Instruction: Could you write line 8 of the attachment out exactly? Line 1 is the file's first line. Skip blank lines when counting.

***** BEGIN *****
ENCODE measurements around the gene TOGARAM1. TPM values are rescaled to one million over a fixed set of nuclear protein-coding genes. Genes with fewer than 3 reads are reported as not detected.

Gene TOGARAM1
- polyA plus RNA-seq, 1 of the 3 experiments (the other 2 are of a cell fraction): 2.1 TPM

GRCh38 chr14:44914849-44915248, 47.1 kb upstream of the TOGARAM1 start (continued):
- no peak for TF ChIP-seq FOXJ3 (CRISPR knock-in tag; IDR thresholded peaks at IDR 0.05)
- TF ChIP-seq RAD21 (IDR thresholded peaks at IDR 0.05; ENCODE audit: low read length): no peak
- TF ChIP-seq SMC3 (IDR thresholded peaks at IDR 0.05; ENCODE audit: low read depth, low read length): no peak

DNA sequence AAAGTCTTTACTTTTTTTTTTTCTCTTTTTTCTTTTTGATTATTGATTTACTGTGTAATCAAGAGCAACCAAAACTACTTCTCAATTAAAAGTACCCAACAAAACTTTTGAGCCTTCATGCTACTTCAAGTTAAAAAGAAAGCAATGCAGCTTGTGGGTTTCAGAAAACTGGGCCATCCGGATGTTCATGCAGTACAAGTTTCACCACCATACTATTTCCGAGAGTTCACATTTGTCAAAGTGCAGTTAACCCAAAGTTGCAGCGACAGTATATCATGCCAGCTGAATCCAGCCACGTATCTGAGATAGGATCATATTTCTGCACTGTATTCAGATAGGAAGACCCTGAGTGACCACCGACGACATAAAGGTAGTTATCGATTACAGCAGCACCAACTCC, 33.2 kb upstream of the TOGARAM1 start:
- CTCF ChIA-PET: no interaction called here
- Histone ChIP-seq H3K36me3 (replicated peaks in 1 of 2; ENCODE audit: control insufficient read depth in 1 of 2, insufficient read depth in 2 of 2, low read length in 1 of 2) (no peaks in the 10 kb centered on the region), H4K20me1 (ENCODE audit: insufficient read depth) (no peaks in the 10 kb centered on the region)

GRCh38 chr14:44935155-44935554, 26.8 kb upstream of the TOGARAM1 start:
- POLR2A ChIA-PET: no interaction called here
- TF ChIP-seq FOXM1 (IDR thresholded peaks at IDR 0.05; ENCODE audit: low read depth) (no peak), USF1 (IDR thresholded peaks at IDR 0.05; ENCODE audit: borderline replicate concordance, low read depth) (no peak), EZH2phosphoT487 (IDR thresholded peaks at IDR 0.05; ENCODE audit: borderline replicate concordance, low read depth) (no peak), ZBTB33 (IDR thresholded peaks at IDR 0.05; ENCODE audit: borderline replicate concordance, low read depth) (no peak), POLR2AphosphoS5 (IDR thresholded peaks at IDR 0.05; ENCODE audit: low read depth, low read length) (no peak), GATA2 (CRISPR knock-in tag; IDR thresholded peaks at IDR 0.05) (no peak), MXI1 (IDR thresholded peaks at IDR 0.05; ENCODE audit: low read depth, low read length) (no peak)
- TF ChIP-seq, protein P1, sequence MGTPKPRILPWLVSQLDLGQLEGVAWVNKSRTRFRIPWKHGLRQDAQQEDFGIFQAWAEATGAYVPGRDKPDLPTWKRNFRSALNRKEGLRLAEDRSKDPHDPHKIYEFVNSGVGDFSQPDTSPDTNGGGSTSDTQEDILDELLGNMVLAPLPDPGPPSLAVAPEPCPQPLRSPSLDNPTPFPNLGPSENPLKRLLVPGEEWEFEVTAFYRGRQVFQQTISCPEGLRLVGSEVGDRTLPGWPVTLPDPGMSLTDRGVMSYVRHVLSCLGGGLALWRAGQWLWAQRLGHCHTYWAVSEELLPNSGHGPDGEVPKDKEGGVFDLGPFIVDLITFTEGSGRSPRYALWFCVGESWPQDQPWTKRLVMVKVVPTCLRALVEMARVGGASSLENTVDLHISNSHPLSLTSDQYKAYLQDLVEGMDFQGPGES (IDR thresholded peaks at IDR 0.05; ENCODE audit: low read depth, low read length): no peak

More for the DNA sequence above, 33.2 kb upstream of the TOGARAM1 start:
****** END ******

DNA sequence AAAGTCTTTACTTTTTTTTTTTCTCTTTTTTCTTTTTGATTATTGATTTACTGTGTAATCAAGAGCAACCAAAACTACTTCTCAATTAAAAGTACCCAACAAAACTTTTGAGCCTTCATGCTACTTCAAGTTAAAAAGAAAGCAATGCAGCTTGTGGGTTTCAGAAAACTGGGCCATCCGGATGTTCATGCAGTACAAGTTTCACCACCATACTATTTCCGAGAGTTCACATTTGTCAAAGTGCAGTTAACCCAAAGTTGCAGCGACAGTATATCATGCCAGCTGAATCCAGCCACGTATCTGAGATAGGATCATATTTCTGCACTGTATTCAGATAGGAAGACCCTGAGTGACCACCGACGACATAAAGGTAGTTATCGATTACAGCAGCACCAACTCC, 33.2 kb upstream of the TOGARAM1 start: